SS: My grandmother's family all came from the north of Norway. The indigenous Sami families were bullied by Christians trying to convert them and dismissed as "the devil" and devil-worshippers, presumably for their music traditions. So it's a little hidden, the connection with the Sami. A lot of people had been converted and they didn't want to talk about it at all. One of the branches of my grandmother's family were Sami people. I took the whole of last summer and made my way further and further north in Norway, camping out at family sites and learnt more about the Sami perspective on music-making. It completely blew my mind.

For starters, their songs – often called 'yoiks' – they don't think of them as being descriptive; rather they're embodiments. So there is this element of magic. They're evoking people and places into existence, so there's this feeling that music can somehow move matter and that music can change our reality. We all know the profound effect that music can have but it's so much more present and integrated in their culture. The community musician would also be most often the witch doctor or the lawyer, or someone serving the community and would then have particular yoiks as remedies for things. I've never thought of my role as a musician directly in that way, but if you look at the role that musicians have, they are kind of community-minded or they build communities around themselves. There's a sense in which their music actively changes people's lives, and that's why people want to come along to a show.

It'd be useful if we were to get in touch with that ideal that isn't quite as self-serving as the way that we have it now. To me that sounds like there's very much an emphasis on serving the community, and that feels a bit lost sometimes perhaps?

SS: It was liberating for me to reconnect with that. Especially with my classical training, it's all about you on stage and how perfect is your intonation, and that feels like it's totally missing the point. It shouldn't be about, "Look at me, I've got this great song for you!" but instead about, "How can I further you?"

Do you think that your formal musical education is prohibitive to being an artist?

SS: I'm really glad that I had it but I had to unlearn a lot of it. It's a training that makes someone highly aware of what one's doing and why one's doing things – it's the analytic brain and thinking things through. It was an intellectual stance that I developed. But I started out by not knowing what I was doing and that had a purity to it. For me, taking this turn in the road was re-entering that, or at least bringing those two worlds together: reuniting heart and brain.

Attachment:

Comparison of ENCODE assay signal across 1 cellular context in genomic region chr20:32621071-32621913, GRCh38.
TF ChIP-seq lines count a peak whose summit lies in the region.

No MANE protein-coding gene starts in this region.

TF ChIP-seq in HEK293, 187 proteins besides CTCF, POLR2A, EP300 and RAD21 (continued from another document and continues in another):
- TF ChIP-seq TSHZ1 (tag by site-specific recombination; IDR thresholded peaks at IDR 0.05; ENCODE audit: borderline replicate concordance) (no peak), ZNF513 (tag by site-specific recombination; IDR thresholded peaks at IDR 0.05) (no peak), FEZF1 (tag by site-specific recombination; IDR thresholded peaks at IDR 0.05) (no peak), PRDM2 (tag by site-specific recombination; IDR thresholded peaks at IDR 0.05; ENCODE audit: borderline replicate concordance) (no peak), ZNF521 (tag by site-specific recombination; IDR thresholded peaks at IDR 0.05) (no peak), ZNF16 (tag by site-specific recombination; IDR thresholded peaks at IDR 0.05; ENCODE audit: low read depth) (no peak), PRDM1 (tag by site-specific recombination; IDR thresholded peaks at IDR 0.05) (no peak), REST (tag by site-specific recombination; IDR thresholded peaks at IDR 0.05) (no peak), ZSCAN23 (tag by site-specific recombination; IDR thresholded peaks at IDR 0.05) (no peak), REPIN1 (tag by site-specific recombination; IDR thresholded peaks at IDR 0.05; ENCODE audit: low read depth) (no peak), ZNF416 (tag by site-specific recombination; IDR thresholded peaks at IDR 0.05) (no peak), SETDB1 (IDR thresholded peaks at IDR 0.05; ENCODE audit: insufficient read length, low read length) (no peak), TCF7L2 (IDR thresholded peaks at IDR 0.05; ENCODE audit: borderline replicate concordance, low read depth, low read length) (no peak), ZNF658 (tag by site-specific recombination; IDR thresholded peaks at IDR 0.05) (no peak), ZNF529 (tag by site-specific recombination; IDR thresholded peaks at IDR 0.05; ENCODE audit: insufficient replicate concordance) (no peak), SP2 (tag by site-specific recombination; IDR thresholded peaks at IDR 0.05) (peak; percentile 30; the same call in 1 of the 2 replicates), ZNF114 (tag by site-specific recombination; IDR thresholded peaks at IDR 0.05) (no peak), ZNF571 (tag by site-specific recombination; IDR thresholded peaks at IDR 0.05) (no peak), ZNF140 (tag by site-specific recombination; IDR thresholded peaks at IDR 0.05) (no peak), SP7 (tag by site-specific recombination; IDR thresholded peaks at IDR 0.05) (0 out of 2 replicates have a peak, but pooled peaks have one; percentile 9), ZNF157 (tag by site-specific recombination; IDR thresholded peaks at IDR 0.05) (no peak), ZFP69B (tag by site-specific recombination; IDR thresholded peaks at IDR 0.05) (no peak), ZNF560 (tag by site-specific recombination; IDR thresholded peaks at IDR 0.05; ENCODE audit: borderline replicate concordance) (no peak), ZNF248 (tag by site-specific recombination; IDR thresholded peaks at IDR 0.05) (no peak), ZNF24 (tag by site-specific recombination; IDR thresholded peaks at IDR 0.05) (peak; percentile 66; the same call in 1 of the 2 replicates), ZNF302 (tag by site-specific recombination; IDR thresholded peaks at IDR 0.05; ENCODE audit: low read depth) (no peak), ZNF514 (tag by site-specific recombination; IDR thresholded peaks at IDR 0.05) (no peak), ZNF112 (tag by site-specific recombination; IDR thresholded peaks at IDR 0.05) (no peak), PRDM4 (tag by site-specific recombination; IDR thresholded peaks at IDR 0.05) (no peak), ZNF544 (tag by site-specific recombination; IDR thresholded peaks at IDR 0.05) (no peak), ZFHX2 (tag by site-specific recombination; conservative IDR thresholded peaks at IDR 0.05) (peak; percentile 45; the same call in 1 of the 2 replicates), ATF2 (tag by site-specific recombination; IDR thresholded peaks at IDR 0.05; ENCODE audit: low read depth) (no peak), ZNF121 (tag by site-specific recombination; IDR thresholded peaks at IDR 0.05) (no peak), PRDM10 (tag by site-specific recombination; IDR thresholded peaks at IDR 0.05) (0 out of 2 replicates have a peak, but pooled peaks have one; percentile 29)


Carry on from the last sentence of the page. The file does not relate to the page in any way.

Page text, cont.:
As an artist who works in music it often feels like the goal is always to get back to that place of innocence, not a naivety as such, but where you're not weighed down by the constraints of what you know and you're creating something that's more instinctive. How important is that to you?

SS: Super important. It's my focus, and I think that's why I connected so strongly with the Sami tradition. In another sense, as well as being a servant, you're also being a channel, because if you're yoiking and someone comes to see you because they want to contact their long-lost ancestor – which in a way is how I started my journey – then that's something that's very common. Each person has their own yoik. By yoiking a person, you bring them into the room. So if your long-lost love is in America, then you can sing them there into this space, or if your grandmother has passed then you can bring them back. In order to do that, you have to just open and let something come through you. You're basically invoking these spirits, or it could be a place or an animal. I suppose 'instinct' is just that, that feeling of just opening and letting something come which you never could have planned or predicted or expected. I guess in that way I'm a bit of a revelation junkie. I want to be surprised as much as possible.

It really does come out in this new music. Even before reading into the concept, when I was listening to the songs for the first time, I felt a definite sense of it being less weighed down, a freer emotional content. It feels totally different to the last album.